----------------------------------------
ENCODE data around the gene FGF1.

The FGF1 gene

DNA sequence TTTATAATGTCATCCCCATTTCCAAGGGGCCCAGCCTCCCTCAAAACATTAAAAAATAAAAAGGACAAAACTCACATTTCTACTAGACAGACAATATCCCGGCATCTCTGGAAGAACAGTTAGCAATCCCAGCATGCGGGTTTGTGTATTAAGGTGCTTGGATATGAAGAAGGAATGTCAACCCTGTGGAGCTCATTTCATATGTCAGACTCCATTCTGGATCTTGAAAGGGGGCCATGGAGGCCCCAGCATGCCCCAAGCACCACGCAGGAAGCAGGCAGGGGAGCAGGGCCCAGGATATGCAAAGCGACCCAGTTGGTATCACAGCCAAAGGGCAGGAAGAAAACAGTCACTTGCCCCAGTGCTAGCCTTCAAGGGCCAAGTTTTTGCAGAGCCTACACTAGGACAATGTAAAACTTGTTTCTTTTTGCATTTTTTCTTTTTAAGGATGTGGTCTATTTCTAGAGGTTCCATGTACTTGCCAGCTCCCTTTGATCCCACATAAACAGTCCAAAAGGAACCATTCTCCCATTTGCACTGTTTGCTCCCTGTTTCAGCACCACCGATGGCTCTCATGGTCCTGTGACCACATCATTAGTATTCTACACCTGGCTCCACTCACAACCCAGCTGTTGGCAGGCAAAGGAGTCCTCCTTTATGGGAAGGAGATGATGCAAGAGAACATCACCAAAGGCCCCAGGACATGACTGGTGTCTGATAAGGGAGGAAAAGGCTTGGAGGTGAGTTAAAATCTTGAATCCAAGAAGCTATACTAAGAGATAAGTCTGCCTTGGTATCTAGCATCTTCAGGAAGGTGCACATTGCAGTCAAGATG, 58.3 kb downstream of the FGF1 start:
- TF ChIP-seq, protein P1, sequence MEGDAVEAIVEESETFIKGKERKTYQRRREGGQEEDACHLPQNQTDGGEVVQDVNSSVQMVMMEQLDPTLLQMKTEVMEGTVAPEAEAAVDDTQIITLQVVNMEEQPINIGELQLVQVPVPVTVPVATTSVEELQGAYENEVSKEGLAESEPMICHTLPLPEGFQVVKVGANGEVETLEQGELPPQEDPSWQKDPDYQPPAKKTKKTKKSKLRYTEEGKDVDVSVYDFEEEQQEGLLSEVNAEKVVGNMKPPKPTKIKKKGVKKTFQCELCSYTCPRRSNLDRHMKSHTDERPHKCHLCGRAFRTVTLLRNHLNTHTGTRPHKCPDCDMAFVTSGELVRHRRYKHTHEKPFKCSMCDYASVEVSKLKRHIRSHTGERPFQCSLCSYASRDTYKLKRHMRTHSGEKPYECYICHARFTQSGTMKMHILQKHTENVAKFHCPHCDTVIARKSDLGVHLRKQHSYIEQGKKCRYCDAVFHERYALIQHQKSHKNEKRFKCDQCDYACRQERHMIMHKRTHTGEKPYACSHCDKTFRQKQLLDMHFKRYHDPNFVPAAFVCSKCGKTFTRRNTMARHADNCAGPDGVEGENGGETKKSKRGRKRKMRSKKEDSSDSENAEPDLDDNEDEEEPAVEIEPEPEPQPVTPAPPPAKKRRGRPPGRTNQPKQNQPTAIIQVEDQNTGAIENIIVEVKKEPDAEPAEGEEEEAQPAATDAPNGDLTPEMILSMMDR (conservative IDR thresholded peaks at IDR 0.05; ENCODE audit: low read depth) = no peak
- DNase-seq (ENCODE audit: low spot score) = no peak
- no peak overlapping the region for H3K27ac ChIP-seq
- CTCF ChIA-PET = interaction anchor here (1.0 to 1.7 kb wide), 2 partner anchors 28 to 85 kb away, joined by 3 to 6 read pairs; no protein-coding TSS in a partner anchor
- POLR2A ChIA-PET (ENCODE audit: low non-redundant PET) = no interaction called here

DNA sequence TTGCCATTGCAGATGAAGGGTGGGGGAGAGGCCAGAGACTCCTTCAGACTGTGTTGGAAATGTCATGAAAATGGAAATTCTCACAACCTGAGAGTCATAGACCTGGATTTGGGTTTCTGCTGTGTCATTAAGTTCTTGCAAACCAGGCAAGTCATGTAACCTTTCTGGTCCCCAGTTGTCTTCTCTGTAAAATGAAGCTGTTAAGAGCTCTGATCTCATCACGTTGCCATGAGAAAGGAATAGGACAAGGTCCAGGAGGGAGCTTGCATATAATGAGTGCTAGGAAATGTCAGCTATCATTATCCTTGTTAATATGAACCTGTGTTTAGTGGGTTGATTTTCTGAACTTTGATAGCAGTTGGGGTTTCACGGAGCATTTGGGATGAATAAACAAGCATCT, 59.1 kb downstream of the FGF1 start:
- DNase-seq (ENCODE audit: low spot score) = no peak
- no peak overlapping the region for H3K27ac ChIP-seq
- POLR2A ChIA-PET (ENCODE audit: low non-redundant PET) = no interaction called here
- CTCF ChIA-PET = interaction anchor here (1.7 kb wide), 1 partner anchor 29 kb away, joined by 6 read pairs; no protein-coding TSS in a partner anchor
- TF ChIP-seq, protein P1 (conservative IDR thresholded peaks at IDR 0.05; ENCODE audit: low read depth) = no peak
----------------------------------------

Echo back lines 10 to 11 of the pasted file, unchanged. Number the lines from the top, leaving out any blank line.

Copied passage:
- DNase-seq (ENCODE audit: low spot score) = no peak
- no peak overlapping the region for H3K27ac ChIP-seq